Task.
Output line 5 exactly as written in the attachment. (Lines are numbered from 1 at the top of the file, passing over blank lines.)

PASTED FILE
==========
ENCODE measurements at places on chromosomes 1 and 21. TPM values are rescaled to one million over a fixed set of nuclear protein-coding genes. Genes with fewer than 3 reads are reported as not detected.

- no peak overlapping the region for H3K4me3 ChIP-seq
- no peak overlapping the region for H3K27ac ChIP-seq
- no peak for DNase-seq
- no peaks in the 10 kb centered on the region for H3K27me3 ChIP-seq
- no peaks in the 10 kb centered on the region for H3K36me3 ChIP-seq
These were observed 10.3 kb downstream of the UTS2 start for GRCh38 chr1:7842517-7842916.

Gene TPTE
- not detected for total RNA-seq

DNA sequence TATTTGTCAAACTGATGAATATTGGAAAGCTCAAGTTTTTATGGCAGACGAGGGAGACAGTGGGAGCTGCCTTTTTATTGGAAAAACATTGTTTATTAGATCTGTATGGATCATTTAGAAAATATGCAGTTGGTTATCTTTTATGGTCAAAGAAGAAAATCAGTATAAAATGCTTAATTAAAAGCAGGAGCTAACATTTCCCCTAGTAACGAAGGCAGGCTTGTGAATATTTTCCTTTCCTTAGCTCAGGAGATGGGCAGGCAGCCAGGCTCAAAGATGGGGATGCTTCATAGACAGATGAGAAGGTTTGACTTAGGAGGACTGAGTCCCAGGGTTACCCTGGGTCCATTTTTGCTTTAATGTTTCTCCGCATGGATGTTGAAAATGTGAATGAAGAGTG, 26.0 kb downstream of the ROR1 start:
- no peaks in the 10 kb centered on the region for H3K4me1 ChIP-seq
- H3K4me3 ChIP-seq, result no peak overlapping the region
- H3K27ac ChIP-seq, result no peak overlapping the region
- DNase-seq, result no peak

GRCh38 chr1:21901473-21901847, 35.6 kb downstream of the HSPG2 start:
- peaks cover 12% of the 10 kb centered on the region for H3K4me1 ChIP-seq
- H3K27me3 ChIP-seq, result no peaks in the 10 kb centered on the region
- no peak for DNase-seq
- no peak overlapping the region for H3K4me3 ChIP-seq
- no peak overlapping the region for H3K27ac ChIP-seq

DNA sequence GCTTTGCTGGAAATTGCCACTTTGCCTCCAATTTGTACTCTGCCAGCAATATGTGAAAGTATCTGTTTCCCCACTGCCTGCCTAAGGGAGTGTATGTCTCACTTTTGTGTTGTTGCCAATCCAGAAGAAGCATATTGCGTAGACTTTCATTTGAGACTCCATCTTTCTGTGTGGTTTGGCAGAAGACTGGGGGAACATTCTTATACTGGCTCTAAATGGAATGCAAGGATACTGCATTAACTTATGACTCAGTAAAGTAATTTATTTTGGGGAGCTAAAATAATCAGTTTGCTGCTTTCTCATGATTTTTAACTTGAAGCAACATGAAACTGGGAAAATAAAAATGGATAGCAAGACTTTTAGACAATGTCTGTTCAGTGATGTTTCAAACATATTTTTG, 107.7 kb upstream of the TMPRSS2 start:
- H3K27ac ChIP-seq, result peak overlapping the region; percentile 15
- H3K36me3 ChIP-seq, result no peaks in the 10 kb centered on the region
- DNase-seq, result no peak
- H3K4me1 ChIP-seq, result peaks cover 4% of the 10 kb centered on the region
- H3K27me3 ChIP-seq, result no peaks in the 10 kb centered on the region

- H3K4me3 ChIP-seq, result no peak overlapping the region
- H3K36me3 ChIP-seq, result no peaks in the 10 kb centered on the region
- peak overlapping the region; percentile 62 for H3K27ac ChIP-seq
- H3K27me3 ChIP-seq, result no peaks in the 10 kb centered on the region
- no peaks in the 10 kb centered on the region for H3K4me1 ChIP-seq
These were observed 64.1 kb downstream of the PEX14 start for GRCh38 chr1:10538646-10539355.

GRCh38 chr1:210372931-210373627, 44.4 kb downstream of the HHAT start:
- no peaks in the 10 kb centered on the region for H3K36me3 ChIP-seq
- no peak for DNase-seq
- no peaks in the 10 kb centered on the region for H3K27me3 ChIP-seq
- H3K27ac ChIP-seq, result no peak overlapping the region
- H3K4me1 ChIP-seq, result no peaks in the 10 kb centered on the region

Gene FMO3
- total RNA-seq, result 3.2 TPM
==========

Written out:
- no peaks in the 10 kb centered on the region for H3K27me3 ChIP-seq